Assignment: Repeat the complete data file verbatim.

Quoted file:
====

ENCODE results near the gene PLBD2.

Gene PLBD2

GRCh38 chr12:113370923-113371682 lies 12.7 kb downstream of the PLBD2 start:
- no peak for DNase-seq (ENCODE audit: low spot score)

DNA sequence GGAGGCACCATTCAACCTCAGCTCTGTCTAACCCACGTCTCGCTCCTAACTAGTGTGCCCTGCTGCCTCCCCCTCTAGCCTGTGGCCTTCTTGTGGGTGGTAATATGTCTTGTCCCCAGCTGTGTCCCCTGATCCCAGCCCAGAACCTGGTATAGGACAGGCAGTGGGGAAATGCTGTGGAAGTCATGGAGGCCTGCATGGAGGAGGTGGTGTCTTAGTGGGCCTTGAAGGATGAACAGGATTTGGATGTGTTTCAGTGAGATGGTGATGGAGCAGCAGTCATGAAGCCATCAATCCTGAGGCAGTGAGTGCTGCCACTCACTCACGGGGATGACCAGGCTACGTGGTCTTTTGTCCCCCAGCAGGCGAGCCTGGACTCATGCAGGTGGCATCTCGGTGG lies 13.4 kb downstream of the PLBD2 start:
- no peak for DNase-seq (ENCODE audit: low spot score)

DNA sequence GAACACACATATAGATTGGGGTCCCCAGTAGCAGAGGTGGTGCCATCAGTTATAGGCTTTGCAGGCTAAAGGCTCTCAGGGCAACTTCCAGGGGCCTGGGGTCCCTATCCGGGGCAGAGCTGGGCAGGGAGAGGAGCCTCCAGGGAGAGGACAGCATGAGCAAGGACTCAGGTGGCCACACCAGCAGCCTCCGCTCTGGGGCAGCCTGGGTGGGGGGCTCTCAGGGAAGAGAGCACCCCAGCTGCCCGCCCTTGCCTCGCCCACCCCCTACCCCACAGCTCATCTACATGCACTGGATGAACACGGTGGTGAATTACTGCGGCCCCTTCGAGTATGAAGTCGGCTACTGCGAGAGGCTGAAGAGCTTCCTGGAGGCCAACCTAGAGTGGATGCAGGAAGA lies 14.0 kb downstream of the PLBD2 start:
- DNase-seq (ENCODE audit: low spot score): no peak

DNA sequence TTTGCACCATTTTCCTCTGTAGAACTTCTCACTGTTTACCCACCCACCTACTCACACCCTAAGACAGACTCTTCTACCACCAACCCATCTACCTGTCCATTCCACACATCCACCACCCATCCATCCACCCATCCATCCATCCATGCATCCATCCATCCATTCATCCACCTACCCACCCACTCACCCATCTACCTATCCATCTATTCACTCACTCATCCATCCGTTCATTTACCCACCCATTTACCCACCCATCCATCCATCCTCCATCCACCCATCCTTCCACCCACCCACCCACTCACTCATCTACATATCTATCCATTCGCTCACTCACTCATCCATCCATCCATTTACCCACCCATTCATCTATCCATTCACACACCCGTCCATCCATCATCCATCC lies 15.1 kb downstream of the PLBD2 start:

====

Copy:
ENCODE results near the gene PLBD2.

Gene PLBD2

GRCh38 chr12:113370923-113371682 lies 12.7 kb downstream of the PLBD2 start:
- no peak for DNase-seq (ENCODE audit: low spot score)

DNA sequence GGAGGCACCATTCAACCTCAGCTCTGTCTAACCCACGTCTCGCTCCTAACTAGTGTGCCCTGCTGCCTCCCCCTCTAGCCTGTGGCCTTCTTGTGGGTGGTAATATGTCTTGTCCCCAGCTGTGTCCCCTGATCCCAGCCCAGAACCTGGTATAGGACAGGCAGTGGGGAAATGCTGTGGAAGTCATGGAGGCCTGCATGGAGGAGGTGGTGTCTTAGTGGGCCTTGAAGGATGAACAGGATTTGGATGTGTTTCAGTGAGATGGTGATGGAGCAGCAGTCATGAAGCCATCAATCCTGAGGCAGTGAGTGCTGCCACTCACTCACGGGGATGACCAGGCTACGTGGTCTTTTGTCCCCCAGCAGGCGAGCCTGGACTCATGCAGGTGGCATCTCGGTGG lies 13.4 kb downstream of the PLBD2 start:
- no peak for DNase-seq (ENCODE audit: low spot score)

DNA sequence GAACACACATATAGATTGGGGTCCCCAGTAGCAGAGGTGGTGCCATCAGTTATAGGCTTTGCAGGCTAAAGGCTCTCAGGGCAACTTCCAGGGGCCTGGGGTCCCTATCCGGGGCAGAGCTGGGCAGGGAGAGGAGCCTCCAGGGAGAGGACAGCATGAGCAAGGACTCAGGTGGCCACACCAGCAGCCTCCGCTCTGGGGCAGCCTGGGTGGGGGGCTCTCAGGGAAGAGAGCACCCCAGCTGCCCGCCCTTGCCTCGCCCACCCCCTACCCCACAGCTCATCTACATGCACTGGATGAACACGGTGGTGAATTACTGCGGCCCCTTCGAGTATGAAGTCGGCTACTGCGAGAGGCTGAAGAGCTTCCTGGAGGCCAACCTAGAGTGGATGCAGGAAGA lies 14.0 kb downstream of the PLBD2 start:
- DNase-seq (ENCODE audit: low spot score): no peak

DNA sequence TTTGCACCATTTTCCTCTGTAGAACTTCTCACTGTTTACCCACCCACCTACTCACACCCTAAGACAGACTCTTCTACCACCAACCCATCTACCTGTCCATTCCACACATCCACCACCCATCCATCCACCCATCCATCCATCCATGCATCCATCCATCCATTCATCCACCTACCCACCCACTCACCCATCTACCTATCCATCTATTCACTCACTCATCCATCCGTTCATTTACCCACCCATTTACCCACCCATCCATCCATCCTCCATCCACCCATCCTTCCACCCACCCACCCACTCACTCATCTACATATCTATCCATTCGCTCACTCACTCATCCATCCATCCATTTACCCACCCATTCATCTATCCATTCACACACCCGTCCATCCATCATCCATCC lies 15.1 kb downstream of the PLBD2 start: